Since Sunday, the NYPD making an effort to crack down on private waste hauling companies, which "roll around with impunity," in the words of police Commissioner James O'Neill. But despite the new enforcement initiative, one such trash truck driver hit a cyclist in Midtown on Monday, sending him to the hospital with serious injuries.

The cyclist, 43, was struck by the driver of a GPB Waste NY vehicle around 9:40 p.m. near Fifth Avenue and West 47th Street, police told Gothamist. The victim sustained injuries to his left arm and right leg and was taken to New York Presbyterian/Weill Cornell, in critical but stable condition. The truck driver received five summonses pertaining to the vehicle's lack of fire extinguisher and to the air levels in the truck's tires, according to the NYPD.

City Department of Sanitation trucks handle residential waste, but private sanitation companies cart away the garbage businesses produce across the five boroughs, sometimes beating paths of destruction as they weave across the city. A 2016 report on these services found that, since 2014, truck drivers dispatched by NYC's top 20 hauling companies had been implicated in 35 crashes (including two fatal crashes), and accrued 400 violations, the bulk of which—384, to be exact—stemmed from maintenance problems, like shoddy brakes and busted turn signals. Further, ticketed vehicles tended to undergo slapdash, insufficient fixes to get back on the road.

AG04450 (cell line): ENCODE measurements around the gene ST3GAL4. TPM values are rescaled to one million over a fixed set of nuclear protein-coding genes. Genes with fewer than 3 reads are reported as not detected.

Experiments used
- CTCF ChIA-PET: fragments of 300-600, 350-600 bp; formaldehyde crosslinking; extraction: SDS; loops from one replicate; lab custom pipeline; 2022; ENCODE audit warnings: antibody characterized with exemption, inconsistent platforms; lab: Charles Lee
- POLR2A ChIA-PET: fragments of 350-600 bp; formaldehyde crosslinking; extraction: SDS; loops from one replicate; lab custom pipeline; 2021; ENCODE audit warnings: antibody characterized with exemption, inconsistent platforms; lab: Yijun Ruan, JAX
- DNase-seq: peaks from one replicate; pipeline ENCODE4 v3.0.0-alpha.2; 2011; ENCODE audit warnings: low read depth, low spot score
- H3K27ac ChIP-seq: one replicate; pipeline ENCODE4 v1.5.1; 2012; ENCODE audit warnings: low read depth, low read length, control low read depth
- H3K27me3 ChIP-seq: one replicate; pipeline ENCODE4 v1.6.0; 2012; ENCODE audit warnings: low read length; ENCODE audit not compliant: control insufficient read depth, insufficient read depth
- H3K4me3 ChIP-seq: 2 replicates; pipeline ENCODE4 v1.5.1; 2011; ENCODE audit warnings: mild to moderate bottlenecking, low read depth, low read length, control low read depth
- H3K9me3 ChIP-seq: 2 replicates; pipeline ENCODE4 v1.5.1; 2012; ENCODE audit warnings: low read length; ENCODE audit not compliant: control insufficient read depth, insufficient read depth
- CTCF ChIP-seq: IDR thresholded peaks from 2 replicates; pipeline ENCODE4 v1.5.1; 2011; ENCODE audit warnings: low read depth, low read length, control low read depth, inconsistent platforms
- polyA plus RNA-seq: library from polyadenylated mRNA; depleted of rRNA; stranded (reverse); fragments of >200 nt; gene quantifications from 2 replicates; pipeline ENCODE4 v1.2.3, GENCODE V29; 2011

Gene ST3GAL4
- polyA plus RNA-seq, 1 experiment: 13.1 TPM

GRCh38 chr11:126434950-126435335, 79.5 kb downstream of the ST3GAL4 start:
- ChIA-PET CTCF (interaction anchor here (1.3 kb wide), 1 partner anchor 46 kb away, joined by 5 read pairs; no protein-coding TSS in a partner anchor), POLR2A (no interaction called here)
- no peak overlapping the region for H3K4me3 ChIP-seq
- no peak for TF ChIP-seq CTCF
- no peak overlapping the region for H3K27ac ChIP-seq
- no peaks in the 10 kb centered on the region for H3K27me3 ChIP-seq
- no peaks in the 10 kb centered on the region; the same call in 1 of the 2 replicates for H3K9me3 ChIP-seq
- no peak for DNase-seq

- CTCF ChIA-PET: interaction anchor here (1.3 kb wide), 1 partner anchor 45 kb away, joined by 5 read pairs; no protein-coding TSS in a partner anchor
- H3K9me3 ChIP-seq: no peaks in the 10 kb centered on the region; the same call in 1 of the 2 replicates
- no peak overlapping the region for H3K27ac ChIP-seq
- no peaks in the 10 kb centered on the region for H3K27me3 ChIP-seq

In 2017, a commercial truck driver hit and killed a woman crossing the street in Greenwich Village. This year, a driver for Sanitation Salvage, a Bronx-based carting company, fatally struck two people within six months, one of whom was an employee of the company, and the other an elderly pedestrian. (After public outcry, Sanitation Salvage's license was suspended.)

In June, a private garbage truck driver sideswiped nine cars, bringing his vehicle to rest on someone's front porch before hopping out and running away. According to the NY Post, 2018 alone has seen 1,826 summonses issued for private trucking violations (Monday night's wrist slaps excluded), but so far, these haven't translated to improvements.

"In the middle of the night, trash trucks seemingly roll around with impunity," O'Neill said in a press release announcing the crackdown. "They often run red lights, cut off drivers, operate in bike lanes, and travel on the incorrect side of the road or go the wrong direction down one-way streets. When we do stop those trucks, they routinely have numerous equipment violations." Going forward, O'Neill continued, "Drivers can now expect to see the NYPD out in full force, ensuring that these companies and their truck operators adhere to the letter of the law."

The initiative comes after every private truck inspected during spot checks in the 19th and 62nd precincts in September turned up multiple violations. It's a joint effort by the NYPD and the Business Integrity Committee, and will involve police dispatching an extra squad car in every precinct "during the overnight hours on the first and third platoons" this week. On top of that, all units involved in truck inspection will be out examining the vehicles and issuing summonses. According to a spokesperson, stats from the crackdown will be available next week.